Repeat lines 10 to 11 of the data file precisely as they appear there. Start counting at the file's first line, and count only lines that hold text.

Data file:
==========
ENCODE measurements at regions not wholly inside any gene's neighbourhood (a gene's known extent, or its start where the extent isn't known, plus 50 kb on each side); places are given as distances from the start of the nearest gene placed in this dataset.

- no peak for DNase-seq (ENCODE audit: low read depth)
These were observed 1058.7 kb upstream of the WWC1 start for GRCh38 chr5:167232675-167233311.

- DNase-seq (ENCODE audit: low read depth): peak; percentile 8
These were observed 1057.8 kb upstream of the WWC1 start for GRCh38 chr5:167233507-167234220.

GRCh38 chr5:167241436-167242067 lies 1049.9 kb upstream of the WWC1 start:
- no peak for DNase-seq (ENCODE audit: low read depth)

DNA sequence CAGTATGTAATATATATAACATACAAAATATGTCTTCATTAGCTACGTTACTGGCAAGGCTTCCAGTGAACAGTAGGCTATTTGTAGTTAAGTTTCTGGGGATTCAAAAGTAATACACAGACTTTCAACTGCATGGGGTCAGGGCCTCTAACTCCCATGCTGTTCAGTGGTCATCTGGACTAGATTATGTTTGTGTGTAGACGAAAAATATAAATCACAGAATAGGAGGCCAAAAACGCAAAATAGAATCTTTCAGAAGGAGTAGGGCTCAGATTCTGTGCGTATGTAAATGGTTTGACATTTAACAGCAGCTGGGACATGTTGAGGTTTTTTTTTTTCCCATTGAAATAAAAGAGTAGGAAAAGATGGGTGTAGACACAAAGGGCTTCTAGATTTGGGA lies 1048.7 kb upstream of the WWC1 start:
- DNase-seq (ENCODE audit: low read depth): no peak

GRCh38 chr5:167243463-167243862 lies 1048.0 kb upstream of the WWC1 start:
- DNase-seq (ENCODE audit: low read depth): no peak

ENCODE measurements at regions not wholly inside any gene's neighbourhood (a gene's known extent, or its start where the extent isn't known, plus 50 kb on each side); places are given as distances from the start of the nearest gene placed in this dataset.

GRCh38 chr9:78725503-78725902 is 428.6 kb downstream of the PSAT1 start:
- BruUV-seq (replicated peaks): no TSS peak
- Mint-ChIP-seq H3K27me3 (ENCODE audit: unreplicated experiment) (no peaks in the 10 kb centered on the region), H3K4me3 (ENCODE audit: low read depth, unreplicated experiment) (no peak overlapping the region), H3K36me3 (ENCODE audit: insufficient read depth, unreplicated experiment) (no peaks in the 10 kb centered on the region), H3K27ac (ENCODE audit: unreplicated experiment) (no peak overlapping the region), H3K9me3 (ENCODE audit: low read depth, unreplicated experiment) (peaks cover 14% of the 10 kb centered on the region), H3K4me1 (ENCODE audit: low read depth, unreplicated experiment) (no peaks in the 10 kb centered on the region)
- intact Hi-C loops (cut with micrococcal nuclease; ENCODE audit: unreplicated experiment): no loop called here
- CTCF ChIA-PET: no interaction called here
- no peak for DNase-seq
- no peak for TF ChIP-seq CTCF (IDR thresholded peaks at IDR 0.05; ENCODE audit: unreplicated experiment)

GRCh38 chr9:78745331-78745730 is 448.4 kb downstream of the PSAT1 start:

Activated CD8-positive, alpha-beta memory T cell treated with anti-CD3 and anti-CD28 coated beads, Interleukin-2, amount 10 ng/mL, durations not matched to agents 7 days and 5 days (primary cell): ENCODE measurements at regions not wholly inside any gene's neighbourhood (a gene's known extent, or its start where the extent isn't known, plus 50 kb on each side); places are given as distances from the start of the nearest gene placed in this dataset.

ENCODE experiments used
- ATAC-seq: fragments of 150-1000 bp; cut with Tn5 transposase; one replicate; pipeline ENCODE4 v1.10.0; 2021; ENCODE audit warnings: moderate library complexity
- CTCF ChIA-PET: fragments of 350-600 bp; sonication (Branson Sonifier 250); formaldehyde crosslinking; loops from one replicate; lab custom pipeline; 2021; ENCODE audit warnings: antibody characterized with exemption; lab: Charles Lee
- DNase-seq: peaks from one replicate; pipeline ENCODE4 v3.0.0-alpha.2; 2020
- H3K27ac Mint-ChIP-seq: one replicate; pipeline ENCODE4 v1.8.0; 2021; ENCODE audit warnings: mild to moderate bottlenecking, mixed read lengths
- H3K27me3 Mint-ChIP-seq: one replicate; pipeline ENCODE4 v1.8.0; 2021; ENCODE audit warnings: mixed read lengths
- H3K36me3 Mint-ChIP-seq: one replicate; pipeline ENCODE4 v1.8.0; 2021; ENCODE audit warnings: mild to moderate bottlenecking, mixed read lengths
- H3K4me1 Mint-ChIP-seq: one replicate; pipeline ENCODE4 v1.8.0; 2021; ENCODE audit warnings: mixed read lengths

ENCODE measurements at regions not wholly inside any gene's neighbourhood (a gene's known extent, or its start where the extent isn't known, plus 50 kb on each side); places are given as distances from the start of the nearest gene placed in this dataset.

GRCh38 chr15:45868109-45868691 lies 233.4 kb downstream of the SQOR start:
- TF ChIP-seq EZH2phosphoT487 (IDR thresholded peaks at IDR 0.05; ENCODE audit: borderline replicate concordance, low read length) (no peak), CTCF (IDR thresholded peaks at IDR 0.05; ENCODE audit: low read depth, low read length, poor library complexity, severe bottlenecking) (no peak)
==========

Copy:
GRCh38 chr5:167243463-167243862 lies 1048.0 kb upstream of the WWC1 start:
- DNase-seq (ENCODE audit: low read depth): no peak